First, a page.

"We should be more committed," said Hayes, whose group hosted a three-day conference on African urban development this week in Washington. He added that he fears neglect for the issues affecting the continent now are more clear, given the spread of Ebola.
"I think that was a huge mistake on our part politically, economically and now health-wise. I think they've been very, very slow. We're doing more than most countries," he said. "But is it enough?"
This week, the Centers for Disease Control announced it would enhance screening procedures at major airports with a large influx of passengers coming to the U.S from Western Africa. On Wednesday, the CDC announced added measures for Ebola screening at five U.S. airports — JFK, Dulles International, Atlanta Hartsfield, Newark International and Chicago O'Hare. The procedures are expected to go into effect this weekend.
Despite the precautions, the president reiterated this week that it is unlikely that an Ebola pandemic will reach the United States.
"Right now, a lot of people's attention is focused on our efforts to prevent an Ebola outbreak in the United States," President Obama said in a conference call Wednesday afternoon with local and state elected officials. "And I want everybody to know that from day one, this administration has made fighting Ebola a national security priority. We don't think this is just a humanitarian issue or a public health issue, this is a national security priority. And we are working aggressively to stop the epidemic in West Africa, to stop any cases in their tracks here at home."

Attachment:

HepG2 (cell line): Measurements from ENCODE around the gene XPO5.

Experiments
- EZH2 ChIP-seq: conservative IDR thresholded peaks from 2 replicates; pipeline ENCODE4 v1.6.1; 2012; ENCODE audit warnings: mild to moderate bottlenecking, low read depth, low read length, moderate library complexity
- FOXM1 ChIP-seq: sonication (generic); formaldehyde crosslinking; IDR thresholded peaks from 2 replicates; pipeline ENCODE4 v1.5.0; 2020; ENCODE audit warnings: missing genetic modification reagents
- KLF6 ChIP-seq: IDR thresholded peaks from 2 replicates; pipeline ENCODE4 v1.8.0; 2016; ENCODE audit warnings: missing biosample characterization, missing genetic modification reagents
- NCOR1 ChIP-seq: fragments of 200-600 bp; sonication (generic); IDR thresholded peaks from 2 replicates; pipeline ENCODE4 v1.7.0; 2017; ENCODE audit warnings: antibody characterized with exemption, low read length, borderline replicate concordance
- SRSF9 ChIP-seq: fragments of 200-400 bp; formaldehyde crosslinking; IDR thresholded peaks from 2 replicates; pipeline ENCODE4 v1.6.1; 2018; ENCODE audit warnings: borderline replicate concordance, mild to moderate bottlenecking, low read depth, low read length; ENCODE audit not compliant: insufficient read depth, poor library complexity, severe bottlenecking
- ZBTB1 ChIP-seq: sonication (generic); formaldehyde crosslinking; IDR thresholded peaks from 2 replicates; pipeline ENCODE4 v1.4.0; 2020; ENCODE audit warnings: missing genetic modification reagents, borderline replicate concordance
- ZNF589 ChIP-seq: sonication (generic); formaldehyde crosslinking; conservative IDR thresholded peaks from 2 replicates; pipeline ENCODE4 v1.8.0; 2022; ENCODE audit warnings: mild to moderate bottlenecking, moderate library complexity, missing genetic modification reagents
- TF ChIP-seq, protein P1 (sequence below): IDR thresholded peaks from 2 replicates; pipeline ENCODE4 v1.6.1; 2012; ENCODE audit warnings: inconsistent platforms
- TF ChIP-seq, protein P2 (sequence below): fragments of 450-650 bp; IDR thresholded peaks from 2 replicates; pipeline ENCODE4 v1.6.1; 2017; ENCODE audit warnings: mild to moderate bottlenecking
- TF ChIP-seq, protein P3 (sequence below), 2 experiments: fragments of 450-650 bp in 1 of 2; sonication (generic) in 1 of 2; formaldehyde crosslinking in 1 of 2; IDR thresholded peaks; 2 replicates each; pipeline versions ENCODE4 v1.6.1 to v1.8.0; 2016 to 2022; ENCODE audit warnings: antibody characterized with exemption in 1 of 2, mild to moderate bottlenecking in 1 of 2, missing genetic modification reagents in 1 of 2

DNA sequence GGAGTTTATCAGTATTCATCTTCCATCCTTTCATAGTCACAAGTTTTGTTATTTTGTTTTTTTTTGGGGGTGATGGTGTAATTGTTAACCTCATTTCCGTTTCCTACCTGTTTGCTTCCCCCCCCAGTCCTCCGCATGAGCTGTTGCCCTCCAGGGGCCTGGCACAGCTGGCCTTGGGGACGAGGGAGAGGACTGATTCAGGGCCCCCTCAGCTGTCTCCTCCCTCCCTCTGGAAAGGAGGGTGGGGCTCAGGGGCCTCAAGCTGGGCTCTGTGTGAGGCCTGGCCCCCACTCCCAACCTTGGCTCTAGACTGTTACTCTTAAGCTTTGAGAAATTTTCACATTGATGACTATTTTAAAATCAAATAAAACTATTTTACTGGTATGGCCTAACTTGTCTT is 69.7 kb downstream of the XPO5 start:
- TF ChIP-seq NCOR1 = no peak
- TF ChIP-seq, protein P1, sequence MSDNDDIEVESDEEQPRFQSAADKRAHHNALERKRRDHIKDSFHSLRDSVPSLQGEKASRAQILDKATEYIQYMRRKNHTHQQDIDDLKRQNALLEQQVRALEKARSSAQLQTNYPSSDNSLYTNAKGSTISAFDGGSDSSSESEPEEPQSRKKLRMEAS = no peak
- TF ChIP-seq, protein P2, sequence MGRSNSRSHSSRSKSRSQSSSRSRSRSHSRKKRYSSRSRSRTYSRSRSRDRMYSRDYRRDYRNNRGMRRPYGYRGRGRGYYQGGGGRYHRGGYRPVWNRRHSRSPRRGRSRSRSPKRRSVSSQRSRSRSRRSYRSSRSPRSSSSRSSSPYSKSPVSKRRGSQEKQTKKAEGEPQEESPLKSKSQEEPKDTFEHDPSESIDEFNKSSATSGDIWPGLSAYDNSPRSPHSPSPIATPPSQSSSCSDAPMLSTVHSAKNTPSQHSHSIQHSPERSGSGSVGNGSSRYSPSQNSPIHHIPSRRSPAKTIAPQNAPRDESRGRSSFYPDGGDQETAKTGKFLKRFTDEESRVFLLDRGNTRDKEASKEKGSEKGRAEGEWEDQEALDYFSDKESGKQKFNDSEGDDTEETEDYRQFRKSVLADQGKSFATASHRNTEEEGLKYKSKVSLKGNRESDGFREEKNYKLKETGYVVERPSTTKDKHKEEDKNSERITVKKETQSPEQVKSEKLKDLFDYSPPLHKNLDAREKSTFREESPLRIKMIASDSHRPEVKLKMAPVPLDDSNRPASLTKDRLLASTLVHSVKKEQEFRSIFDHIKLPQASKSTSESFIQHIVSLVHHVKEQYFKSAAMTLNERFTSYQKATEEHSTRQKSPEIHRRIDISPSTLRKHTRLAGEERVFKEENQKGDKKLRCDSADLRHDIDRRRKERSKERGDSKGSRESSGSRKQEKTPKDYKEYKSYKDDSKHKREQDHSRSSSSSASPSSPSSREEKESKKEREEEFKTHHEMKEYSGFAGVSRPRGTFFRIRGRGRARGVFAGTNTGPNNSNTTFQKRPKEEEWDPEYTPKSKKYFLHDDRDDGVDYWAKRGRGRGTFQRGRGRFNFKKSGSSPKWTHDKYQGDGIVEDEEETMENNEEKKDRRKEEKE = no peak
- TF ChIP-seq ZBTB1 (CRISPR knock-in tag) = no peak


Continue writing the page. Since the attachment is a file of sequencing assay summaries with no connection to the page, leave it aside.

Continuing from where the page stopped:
Chime Asonye, a commissioner on the Washington, D.C., Commission of African Affairs, a group working on an Ebola awareness initiative, says issues like overcrowding, lack of access to nutrition, lack of proper sanitation, poverty, war, industrial land grabs, contaminated water means the focus should, from a moral standpoint, stay with what's happening abroad and global health inequality. "There are more large scale issues at work. I think that in general there's a lack of empathy and connection to Africa, the 'external other' that we don't necessarily care about."
Asonye said individual acts of heroism aren't being told as widely in the media as they should be, nor has the plight of healthcare workers who care for Ebola patients without the protective measures to save their own lives. Juxtaposed against examples like a segment on CNN which questioned if Ebola was the "ISIS of biological agents," Asonye argued it reveals the lack of humanity in American discourse concerning the pandemic. "That's the level of the rhetoric. It shows that we don't value African lives as much as we do Western lives."
Since the virus first began spreading in West Africa earlier this year, it has ravaged extremely underdeveloped areas lacking adequate medical infrastructure.
"The virus will find its way here one way or another — physically via someone like Mr. Duncan or a journalist, or economically," said Chid Liberty, a businessman with expanding interests in Liberia. "Militarily, of course, as governments weakened by this crisis are far too stretched to also combat Islamic extremism or other rebel movements. The truth is, Ebola anywhere is Ebola everywhere."
Darren Sands is a political reporter for BuzzFeed News and is based in New York.
Contact Darren Sands at email@example.com.